Conclusions

In conclusion, we report the overexpression of CBP and GCN5 in BC cells/tissues more than the normal ones. The relationship between CBP and GCN5 expression and patients DFS or OS requires more investigations. Interestingly, a bidirectional crosstalk exists between CBP, ERα and HER2, which suggests the contribution of CBP in BC pathogenesis. Our results present the CBP as a potential diagnostic marker and a therapeutic target in hormone receptor-positive BC.

Methods

Cell lines

The BC cell lines were purchased from ATCC (VA, USA) (Additional file 1: Table S1). MCF7, T47D, BT-549 and MDA-MB-231 were cultured in RPMI (Sigma Aldrich, USA), while BT-474, SkBr3, MDA-MB-468, BT-20 and Hs578T were cultured in DMEM supplemented with 10% fetal bovine serum and 1% penicillin/streptomycin (Sigma Aldrich, USA). The immortalized human mammary epithelial cells hTERT-HME1 (ATCC, USA) were grown in DMEM/F-12 mixture medium supplemented with 10% fetal bovine serum and 1% penicillin/streptomycin (Sigma Aldrich, USA). The human mammary epithelial cells HMEpC were purchased from cell applications (CA, USA) and maintained in defined mammary epithelial cell medium provided by the company (Cell applications, USA).

Drug treatment

The MCF7, T47D, SkBr3 and BT-474 cells were seeded in T25 cm2 flasks at a density of 800,000–200,000 cells/flask. In the next day, the MCF7, T47D and BT-474 cells were treated with 5 µM of Tamoxifen (Sigma-Aldrich, USA), SkBr3 and BT-474 cells were treated with 10 µ/mL of Trastuzumab (Mylan, US), and BT-474 cells were treated with Tamoxifen and Trastuzumab combination. The cells were harvested after 24, 48, 72 and 96 h of treatment for protein extraction.

siRNA transfection

The MCF7, T47D, SkBr3 and BT-474 cells were seeded in 6-well plate at a density of 400,000–300,000 cells/well in antibiotic-free medium. In the next day, cells were transfected with siRNA using lipofectamine RNAiMAX reagent (Thermo Fisher scientific, USA) following manufacturer’s recommendations. The cells were transfected with 50 nM of ON-TARGET plus SMART pool siRNA against ESR1 (L-003401-00-0005), ERBB2 (L-003126-000005) and CREBBP (L-003477-000005) (Dharmacon, USA). Non-targeting siRNA (D-001810-1005) was used as negative control. The cells were harvested after 24, 48, 72 and 96 h of transfection for protein extraction.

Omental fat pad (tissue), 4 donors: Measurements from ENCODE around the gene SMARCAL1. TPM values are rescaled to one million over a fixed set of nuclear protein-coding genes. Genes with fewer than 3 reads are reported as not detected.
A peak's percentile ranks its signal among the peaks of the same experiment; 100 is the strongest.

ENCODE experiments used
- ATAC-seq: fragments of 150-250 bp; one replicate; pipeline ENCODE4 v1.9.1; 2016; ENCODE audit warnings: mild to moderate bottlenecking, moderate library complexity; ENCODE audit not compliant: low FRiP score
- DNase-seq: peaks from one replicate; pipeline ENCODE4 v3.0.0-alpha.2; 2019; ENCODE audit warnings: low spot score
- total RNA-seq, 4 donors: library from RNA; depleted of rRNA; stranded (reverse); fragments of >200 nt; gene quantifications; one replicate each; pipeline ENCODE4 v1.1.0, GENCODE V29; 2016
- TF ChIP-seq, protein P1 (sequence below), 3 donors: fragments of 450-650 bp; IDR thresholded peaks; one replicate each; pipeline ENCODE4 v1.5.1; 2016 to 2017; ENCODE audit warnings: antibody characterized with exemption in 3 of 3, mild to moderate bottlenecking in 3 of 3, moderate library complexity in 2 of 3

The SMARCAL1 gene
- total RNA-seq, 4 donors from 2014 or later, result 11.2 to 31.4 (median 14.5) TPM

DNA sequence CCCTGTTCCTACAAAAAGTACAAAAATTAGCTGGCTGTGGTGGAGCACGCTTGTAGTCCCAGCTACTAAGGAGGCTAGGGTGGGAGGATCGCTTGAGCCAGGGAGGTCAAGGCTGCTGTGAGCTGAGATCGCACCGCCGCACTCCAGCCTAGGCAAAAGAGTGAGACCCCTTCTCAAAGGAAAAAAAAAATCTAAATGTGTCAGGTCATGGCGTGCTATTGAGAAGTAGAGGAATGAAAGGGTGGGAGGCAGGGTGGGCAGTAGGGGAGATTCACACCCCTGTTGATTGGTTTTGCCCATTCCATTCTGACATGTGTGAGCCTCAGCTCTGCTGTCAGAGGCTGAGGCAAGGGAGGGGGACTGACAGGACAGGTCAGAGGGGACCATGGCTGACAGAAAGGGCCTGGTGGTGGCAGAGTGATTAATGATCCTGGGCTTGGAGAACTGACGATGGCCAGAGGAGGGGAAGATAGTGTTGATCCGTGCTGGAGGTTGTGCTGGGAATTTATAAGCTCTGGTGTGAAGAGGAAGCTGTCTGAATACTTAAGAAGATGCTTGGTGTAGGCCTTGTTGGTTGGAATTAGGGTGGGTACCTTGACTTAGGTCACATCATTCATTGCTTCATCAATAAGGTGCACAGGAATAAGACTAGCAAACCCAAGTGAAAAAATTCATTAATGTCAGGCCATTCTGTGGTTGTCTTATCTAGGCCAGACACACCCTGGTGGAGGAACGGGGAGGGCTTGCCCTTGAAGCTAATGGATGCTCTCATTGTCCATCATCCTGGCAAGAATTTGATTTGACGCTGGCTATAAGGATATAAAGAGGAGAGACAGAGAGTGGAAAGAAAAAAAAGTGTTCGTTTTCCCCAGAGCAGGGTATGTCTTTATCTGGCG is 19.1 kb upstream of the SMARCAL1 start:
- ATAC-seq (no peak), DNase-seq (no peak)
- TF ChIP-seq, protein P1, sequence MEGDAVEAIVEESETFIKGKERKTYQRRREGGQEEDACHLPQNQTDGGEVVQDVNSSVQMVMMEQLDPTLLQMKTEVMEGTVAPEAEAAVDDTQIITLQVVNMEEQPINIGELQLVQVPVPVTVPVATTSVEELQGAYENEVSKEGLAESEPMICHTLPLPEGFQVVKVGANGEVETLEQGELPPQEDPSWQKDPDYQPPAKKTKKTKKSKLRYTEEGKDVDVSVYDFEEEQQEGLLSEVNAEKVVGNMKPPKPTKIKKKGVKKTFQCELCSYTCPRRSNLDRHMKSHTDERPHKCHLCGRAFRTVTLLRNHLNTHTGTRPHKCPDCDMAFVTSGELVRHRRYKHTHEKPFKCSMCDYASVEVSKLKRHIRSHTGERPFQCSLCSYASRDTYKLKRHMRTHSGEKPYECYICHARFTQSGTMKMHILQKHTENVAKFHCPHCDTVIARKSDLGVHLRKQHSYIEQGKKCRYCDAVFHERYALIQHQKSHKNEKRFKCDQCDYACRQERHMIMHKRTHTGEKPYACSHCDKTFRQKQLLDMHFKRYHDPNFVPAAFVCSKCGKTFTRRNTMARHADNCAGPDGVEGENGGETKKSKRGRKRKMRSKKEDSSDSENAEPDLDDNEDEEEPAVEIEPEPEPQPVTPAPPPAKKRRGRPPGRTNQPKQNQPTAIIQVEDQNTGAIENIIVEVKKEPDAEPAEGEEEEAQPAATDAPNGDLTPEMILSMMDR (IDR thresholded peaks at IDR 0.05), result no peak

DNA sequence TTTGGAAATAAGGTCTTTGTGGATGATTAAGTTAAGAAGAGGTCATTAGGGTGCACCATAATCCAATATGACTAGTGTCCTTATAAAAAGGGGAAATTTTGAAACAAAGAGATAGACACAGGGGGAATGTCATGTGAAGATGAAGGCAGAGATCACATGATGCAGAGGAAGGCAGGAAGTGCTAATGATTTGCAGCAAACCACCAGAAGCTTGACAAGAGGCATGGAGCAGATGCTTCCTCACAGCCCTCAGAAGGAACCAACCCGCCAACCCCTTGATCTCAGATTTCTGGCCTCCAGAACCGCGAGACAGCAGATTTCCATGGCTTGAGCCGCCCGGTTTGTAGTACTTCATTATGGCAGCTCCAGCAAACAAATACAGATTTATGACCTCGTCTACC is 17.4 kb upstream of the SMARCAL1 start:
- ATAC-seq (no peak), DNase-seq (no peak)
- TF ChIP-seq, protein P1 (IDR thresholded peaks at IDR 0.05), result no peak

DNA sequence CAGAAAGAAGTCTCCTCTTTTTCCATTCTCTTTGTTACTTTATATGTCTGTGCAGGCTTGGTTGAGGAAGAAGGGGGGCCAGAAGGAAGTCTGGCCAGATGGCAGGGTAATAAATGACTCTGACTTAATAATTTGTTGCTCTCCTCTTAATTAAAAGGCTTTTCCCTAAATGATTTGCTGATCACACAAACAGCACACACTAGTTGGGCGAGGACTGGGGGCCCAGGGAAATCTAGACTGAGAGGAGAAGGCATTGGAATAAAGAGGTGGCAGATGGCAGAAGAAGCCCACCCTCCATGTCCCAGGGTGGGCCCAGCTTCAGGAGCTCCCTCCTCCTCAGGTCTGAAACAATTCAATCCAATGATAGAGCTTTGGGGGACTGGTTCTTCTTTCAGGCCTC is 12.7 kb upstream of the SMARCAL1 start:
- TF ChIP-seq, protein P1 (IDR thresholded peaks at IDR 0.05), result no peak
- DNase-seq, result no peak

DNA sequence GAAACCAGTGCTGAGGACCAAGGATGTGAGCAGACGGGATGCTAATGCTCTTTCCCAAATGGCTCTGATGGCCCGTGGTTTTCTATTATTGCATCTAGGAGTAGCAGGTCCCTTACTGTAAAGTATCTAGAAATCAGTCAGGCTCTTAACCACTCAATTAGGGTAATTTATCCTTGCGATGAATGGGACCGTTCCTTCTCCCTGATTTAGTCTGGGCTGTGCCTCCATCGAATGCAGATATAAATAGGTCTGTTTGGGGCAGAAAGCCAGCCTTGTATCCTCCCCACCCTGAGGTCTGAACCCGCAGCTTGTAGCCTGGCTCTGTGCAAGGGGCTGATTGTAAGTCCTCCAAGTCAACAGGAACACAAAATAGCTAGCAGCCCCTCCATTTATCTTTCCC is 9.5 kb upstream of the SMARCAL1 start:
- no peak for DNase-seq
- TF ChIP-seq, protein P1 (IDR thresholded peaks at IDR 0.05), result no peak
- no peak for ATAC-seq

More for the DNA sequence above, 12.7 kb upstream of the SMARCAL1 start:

Protein extraction and western blot

Analysis of the protein expression was performed as described previously [55]. Briefly, total cell lysates from breast cell lines were prepared in lysis buffer (20% SDS, glycerol, 1 M Tris (pH 6.8)) containing protease inhibitor cocktail (Sigma-Aldrich, USA). An equal amount of proteins (10 µg) were loaded and separated in 8% SDS-PAGE or 3–8% Tris–acetate gel (for CBP only) and then transferred into nitrocellulose membrane (Sigma-Aldrich, USA). Followed by immunoblotting with rabbit monoclonal primary antibodies against CBP (#7389), GCN5 (#3305), ERα (#13258) and HER2 (#4290) (Cell Signaling Technology, USA) at dilution 1:1000 and mouse monoclonal antibody against β-actin (#A5441) at dilution 1:2000 (Sigma-Aldrich, USA), then with secondary anti-rabbit IgG, HRP-linked antibody and anti-mouse IgG, HRP-linked antibody (Cell Signaling Technology, USA). The detection of membrane was carried out by the ECL method (Biorad, USA) and developed using ChemiDoc™ imaging system (Biorad, USA). The band quantification was carried out using Image Lab™ software (Biorad, California, USA) with β-actin as loading control.

Breast cancer tissue samples